Types of Interpretation – Gaijinhan

Types of Interpretation

Since I mentioned about interpretation in the last post, might as well talk about it now. There are several types of interpretation skills/services but among them, three of the most common ones are consecutive, simultaneous, and whispering.

Sometimes, you may hear the term “whispering simultaneous” interpreting but it simply refers to whispering. And to make things less confusing, I shall use “whispering” to refer to the third kind of interpreting mentioned above.

Consecutive, as its name implies, is consecutive (ahbuden? ← Singlish for “what else?”). The interpreter starts interpreting only when the speaker stops. So, the speaker can say a few sentences before pausing for the interpreter to start speaking. In this form of interpretation, note-taking is common since not many of us have eidetic memory and details can be lost the longer the speaker goes on.

Simultaneous, as its name implies, is simultaneous (ahbuden? ← Singlish for “what else?”). The interpreter typically sits in a separate soundproof room to shut out outside noise and puts on a headphone to listen to the speaker. As soon as they have enough information to start interpreting, they will begin speaking into a mic that is played into the headphones of all other participants at the event. Both the speaker and interpreter will speak almost simultaneously and it is not necessary for the speaker to pause. This form of communication hardly involves the speaker’s direct interaction with the listeners except perhaps visually.

Whispering, as its name implies, is whispered (ahbuden? ← now you know what this means!). It’s pretty much simultaneous interpretation except that the interpreter no longer sits in a separate room nor speaks into a mic. The interpreter sits right behind the person or people they are supposed to interpret for and whispers the interpreted language into their ears. Like simultaneous interpreting, this form of communication also hardly involves the speaker’s direct interaction with the listeners except perhaps visually.

Other forms of interpreting are less common so I shall not talk about them.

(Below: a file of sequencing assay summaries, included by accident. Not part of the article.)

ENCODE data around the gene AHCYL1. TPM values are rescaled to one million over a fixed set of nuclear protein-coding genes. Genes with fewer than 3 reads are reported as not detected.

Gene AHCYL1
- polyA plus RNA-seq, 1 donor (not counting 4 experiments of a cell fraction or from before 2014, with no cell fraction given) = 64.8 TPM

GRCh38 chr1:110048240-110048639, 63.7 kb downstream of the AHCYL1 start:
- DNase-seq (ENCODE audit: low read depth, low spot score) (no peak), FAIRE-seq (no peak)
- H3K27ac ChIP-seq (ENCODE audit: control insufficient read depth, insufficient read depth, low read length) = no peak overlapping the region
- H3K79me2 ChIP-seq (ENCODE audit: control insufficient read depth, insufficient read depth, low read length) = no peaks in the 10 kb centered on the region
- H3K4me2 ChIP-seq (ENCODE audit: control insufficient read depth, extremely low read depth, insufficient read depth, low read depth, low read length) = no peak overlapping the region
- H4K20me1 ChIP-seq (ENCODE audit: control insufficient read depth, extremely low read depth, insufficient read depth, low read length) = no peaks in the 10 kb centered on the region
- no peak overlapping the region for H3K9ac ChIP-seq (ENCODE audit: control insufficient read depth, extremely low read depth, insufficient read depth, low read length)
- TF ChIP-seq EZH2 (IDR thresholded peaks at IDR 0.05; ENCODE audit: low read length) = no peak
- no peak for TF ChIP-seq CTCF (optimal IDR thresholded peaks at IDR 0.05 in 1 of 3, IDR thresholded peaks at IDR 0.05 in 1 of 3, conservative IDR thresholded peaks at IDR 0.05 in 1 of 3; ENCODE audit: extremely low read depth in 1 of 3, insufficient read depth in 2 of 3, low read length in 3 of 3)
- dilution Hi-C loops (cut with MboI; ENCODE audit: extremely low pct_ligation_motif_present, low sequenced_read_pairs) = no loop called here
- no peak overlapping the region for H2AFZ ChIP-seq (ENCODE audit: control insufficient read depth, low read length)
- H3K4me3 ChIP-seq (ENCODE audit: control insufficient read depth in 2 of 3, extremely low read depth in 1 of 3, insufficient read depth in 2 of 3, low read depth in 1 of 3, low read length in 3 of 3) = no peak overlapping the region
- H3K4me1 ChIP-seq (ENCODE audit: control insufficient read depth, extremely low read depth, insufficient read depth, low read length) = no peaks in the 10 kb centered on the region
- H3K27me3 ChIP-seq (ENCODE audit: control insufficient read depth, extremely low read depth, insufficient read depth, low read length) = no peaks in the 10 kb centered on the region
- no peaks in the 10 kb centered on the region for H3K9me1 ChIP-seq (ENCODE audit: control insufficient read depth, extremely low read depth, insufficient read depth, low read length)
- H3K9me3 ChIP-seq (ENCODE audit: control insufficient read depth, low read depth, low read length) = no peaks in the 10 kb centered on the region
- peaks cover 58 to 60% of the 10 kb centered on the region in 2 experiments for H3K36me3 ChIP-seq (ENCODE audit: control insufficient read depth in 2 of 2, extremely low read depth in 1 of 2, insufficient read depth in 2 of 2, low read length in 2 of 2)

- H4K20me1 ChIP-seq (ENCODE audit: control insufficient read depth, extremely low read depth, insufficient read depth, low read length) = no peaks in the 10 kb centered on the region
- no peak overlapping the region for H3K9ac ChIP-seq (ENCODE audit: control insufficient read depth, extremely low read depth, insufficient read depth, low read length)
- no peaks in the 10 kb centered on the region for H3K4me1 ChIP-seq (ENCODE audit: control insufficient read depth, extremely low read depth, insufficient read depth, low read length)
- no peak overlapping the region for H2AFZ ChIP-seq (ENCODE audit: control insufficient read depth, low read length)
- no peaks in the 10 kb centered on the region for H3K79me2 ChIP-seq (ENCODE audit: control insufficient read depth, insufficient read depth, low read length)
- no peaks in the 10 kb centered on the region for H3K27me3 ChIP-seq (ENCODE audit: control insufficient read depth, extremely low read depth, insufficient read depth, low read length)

Some people may think interpretation is more difficult while others may think translation is more difficult. They are both easy and difficult in their own ways. For example, interpreting is difficult in the sense that you have to come up with the words on the spot since there is no time for you to look up the right word. However, it is easy because since the main point is to get the message across, no consistency is required. Meaning, you do not have to use the same terms for the same words, especially since interpretation jobs are done when they are done. No one can track back what words you used.

On the other hand, translation is difficult because you have to be consistent throughout, especially if the clients are particular about what words/phrases you use. For example, some clients may not want you to use the words “employees” and insist you use “staff” or “associates.” Since translation jobs are typically documents meant for distribution or publishing, every single mistake can become quite serious. Even more so since they are typed or written, the words you write remain for a long time after the job is complete. However, translations are easy because you can take your time to look up the right word or the best word to use.

Now you see how translation and interpretation require different skill sets.

On a separate note, no one left any comments about wanting to write for this blog anymore. It must’ve been the previous sudden cancellation that lost me my potential writers. But since I caused it, I have to accept the result.

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